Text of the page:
I personally like Tim Stewart, the Republican Mayor of New Britain, Connecticut. He is a gentleman, an honest and good citizen, and perhaps one of the best mayors the City of New Britain had in recent years.
He has attempted to hold down the tax rate on property owners in New Britain, even though governmental unions have been burdening the City’s residents with excessive budgets in the face of very difficult economic times for the homeowners, who are largely, if not entirely, from the lower and lower-middle classes of our country. The median family income of New Britain was merely $33,000.
Tim Stewart is now threatening to lay off a number of municipal employees if the municipal employees’ unions do not agree to cuts to their benefit programs, including their health insurance. I applaud the Mayor on taking this much needed and long overdue stance. Tim Stewart has no other choice: there are no rich in New Britain from whom to raise additional revenues, unlike Governor Scott Walker’s alternatives in Wisconsin recently. The property owners of New Britain cannot afford to pay $5,000 or $6,000, or more, in property taxes every year with an average family annual income of $33,000.
But the question is, why wasn’t Tim Stewart this aggressive in cutting the budget years ago? In 2004 when I had served on the City of New Britain’s Board of Finance and Taxation, I drafted and proposed a budget outlining a reduction of 10% in the City’s annual budget, only to have the mayor and the Board of Finance and Taxation entirely ignore my budget proposal and instead propose a budget with a small increase. I was also informed by Louis Salvio, the Chairman of the City of New Britain’s Board of Finance and Taxation, who often characterized his style of leadership as that of Genghis Khan (and, I might add, that he did not exaggerate), that our role as Commissioners on the Board was essentially merely that of writing position papers to be considered by the Mayor. (My reply to Lou at that time was that the budget was our primary position paper.) In other words, the City of New Britain’s Board of Finance and Taxation had little, if any, real input into the budgetary process of the City, and that the ultimate formulation of the budget was left between the Mayor’s Office and the Municipal Unions to be decided upon ultimately by New Britain’s Town Council. Upon learning of such, I lost all interest in the Commission and subsequently stopped attending its meetings.
Perhaps if Tim Stewart had not been a municipal employee, a fireman, with attractive, guaranteed employee benefits, maybe he would have been more attentive to the opinions of his Commissioners and may have paid more heed to their budget proposals, including the large scale layoffs of municipal employees.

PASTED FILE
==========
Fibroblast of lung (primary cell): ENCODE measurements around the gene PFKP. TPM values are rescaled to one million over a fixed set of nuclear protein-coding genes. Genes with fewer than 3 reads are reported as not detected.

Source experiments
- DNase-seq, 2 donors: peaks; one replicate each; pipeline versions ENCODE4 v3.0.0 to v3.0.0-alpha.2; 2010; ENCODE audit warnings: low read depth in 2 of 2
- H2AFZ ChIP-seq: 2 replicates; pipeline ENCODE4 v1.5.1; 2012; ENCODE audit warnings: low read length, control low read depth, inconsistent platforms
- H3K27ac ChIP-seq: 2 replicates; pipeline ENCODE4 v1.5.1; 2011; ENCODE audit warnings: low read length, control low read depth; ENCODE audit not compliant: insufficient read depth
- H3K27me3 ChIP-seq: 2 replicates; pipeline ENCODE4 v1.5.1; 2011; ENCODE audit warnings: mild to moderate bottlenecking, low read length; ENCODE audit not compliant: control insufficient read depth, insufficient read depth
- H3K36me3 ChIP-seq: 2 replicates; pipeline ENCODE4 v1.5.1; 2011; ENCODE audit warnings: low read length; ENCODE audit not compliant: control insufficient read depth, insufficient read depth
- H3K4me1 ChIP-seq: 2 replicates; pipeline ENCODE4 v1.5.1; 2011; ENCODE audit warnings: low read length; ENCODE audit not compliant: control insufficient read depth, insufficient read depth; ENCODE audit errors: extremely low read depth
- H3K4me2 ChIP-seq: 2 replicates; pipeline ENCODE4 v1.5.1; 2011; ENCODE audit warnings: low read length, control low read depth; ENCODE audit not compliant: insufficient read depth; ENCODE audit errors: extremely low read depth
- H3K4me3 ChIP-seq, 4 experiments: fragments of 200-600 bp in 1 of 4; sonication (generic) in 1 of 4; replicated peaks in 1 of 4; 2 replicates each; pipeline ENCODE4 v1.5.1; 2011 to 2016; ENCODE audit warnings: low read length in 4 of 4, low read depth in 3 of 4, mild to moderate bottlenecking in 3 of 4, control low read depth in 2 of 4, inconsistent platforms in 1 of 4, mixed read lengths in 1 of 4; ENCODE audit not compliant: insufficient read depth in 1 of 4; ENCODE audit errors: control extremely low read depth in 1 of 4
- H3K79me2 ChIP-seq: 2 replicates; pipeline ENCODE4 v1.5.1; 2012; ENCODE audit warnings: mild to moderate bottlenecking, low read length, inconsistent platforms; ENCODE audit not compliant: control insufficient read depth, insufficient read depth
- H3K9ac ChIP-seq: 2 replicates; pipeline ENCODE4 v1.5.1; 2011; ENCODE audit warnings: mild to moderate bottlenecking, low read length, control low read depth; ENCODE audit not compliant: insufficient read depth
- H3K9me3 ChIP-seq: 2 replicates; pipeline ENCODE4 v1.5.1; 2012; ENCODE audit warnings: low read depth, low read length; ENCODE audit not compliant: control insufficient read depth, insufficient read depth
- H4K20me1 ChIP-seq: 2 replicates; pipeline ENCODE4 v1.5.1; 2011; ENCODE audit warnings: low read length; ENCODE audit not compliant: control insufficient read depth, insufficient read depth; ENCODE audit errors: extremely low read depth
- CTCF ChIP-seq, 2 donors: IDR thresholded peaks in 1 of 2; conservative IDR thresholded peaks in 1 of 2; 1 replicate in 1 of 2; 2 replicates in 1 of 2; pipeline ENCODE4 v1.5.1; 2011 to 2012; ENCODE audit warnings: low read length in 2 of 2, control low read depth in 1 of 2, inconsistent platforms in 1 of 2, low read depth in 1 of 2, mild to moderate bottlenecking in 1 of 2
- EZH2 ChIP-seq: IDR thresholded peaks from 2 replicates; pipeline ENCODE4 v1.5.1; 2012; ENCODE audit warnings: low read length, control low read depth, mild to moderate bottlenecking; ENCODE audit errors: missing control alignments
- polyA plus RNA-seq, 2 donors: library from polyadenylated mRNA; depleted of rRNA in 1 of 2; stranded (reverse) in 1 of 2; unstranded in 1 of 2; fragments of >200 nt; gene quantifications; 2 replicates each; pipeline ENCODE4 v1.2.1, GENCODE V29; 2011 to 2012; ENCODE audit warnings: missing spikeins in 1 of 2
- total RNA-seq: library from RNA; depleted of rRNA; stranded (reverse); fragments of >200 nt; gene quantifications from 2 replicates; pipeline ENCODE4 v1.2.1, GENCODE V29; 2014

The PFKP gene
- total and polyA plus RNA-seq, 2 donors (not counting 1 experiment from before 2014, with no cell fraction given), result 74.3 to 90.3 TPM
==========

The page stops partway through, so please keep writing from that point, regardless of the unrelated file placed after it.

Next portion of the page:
Back then in 2004, the Board of Education accounted for at least $120 million of the City’s $190 million annual budget. Doris Kurtz, the Superintendent of Schools, I recall, was earning an annual salary of nearly $155,000; and there were a bunch of Assistant Superintendents earning as much as $135,000 annually, with a number of school principals yielding as much as $125,000 annually, and also assistant principals, $115,000. Back then the median salaries of New Britain teachers was $80,000, with many receiving healthcare benefits costing the City of New Britain $20,000 annually. Not bad for 186 required work days of 6.75 hours, 180 days of accumulated sick time, 14 holidays, and weeks of vacation time, is it?
Then there was the Fire Department, requiring a funding of 159 full-time firemen, even though there were only 138 firemen employed. Because of such additional funding, it was not unusual to see firemen’s W-2 forms reporting gross wages of $80,000 per year. Not bad for working three (3) twenty-four hour days out of ten (10) consecutive days. Many had second jobs or side businesses, earning very attractive livings. Many did not even live in New Britain, escaping its high property taxes. Now that’s what I call supporting one’s community, isn’t it?
And recall that these firemen could retire at 70% of the highest three years of their last five years’ salaries: consequently, by allocating the excess budgetary funding in the form of additional overtime to these senior firemen who were approaching retirement, they could collect $56,000 per year as a pension. Such manipulation was raping the property owners in New Britain.
A similar scenario was playing out in the City’s Police Department as well, with overfunding for the number of actual positions, allowing the opportunity for allocating additional overtime to senior officers, boosting their retirement pay. Of course, there was a big difference between the Police and Fire Departments of New Britain: the police officers could retire after 20 years of service while the firemen had to wait 25 years…LOL! Recall, again, that Tim Stewart was a fireman; I suspect that he is eligible to such benefits as well.
So I thank, Tim Stewart, for finally making the good fight; however, I do chastise him for not having done it sooner. But better late than never, right?
Oh, lest I forget, I hear that Lucien Pawlak is considering running for Mayor of New Britain, again. Now, I was a Democrat until I witnessed what happened to the City of New Britain’s property taxes under the stewardship of Lucien Pawlak. When I once questioned Lucien about the undue increase in property taxes under his reign, he simply replied, “well, your property values have increased while I have been Mayor, so that’s a good thing!” Wow, what an answer. I was speechless.
Incidentally, these figures, amounts, and events are recalled from memory from a number of years ago. If I had erred in my recollection, I offer my sincerest apologies to all and invite any party to offer evidence to the contrary.